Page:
UK: Swine Flu - Advice For Employers

Last Updated: 18 August 2009
Article by Melissa Paz and Christina Morton

The swine flu pandemic has the potential to be highly disruptive to organisations in all sectors. Although numbers infected in England have risen in the last few months, the government expects a big surge of cases in the autumn and estimates that, at the pandemic's peak, 15 - 20% of the workforce could be absent from work.

There is now a large amount of information and advice available from health and governmental sources on how to prepare for and respond to the situation.
To help employers and HR professionals draw up their own list of priorities for addressing the pandemic, the Withers employment group has produced a brief summary of some of the legal challenges which pandemic swine flu may present for organisations, particularly in their capacity as employers. It also provides some brief guidance on how to address these issues and provides links to some of the most important sources of guidance that the government and NHS have produced.

Business continuity planning

The adverse effects on an organisation from a pandemic may come from a range of sources, particularly large numbers of simultaneous staff absences, absences amongst key personnel, reductions in customer demand and difficulties amongst suppliers in meeting normal service standards. Some of these will lie outside the control of the organisation but, in relation to those matters within their control, organisations need to make contingency plans, or tailor those already in place.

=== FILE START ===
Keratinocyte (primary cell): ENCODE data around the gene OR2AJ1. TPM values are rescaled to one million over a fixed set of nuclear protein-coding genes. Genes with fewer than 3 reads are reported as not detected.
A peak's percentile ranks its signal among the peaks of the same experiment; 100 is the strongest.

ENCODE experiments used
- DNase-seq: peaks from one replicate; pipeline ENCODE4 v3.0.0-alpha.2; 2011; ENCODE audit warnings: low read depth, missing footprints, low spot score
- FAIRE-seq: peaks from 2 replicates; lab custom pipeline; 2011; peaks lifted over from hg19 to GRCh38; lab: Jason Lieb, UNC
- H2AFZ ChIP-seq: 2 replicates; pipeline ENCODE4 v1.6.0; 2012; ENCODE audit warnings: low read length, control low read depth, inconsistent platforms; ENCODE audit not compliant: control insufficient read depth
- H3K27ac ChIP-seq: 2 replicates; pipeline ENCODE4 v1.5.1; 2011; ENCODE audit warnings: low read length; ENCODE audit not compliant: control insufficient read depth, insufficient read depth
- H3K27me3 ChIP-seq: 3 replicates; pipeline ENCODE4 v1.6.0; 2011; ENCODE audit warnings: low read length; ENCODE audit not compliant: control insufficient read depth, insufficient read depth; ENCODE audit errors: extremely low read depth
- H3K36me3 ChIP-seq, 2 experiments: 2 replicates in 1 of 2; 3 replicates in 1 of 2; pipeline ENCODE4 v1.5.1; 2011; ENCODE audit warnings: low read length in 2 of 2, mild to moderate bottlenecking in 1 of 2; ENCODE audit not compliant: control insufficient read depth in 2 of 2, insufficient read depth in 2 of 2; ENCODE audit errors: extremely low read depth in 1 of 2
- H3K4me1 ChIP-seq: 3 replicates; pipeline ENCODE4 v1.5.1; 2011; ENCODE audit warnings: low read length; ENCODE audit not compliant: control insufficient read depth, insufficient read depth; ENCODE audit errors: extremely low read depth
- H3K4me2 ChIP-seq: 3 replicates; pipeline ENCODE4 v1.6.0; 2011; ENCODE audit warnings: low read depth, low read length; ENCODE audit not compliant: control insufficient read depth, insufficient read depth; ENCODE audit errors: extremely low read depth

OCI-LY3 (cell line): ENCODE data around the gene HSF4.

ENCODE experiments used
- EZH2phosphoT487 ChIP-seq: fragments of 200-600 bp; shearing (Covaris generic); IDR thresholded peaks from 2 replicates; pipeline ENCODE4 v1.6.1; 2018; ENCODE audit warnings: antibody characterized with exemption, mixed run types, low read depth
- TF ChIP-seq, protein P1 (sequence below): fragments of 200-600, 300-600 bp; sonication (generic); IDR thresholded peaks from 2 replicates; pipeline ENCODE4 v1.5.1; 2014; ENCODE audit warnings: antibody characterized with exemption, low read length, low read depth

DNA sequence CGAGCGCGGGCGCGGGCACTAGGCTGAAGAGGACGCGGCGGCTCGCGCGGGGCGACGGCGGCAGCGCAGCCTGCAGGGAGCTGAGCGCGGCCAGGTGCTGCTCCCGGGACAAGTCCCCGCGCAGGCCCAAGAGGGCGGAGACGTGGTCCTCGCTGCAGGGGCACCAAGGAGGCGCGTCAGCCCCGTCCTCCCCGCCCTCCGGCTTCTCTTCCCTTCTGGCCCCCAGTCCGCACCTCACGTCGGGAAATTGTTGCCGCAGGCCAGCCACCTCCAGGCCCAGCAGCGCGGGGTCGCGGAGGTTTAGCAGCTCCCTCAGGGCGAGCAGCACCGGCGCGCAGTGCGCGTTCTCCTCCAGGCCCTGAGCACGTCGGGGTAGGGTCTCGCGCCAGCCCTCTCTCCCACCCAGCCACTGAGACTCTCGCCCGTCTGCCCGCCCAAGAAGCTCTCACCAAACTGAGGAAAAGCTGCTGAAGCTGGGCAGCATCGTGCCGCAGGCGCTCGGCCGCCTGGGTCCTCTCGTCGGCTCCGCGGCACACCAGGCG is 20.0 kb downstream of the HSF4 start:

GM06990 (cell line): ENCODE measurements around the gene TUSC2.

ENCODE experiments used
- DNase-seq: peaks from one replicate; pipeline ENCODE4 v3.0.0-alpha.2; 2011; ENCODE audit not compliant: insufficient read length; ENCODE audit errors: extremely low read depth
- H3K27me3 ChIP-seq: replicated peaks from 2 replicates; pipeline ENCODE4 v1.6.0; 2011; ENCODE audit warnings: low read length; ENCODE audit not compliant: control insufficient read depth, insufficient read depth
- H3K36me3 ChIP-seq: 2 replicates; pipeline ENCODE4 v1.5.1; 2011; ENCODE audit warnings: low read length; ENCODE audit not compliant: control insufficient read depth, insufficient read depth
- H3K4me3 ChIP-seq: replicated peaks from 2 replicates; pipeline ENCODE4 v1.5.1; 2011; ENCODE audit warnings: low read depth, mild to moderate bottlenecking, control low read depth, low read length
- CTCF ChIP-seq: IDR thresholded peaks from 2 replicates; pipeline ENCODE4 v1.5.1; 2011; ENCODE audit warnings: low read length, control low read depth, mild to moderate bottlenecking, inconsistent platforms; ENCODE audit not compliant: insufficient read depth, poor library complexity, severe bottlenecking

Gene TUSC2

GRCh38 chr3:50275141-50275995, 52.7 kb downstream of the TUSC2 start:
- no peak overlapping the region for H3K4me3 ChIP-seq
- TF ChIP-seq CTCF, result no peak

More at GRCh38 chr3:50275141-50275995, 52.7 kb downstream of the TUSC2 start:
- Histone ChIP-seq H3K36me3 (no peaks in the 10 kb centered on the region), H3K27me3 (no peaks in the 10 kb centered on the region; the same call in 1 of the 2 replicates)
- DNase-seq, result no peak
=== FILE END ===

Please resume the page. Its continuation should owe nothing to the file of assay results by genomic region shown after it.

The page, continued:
Practical steps might include:

  • identifying a 'pandemic coordinator' and / or team responsible for response planning;
  • identifying the critical activities undertaken by the business and those employees, suppliers etc who support them;
  • considering how those activities might be maintained in the event of significant absences (e.g. recruiting an additional pool of workers, or training staff to perform different functions); and
  • establishing an emergency communications plan. 

The government has developed achecklist to assist organisations with their business continuity planning.


None of the steps an employer takes are likely to be effective if they are not adequately communicated. Once a contingency plan has been drawn up, an employer needs to communicate it clearly to the whole workforce, but in particular to the employees who are likely to be called upon to implement it.

Employers also need to communicate with staff about the health risks, summarising up-to-date government guidance (e.g.Introductory Advice to Staff on Planning for Pandemic Influenza) and providing the details of where to obtain further advice (e.g. the National Pandemic Flu Service).

Employers should remind employees of the content of any internal policies that are likely to be relevant during a pandemic and in particular those on sickness absence, absences due to transport disruption and absences for the purpose of caring for dependents.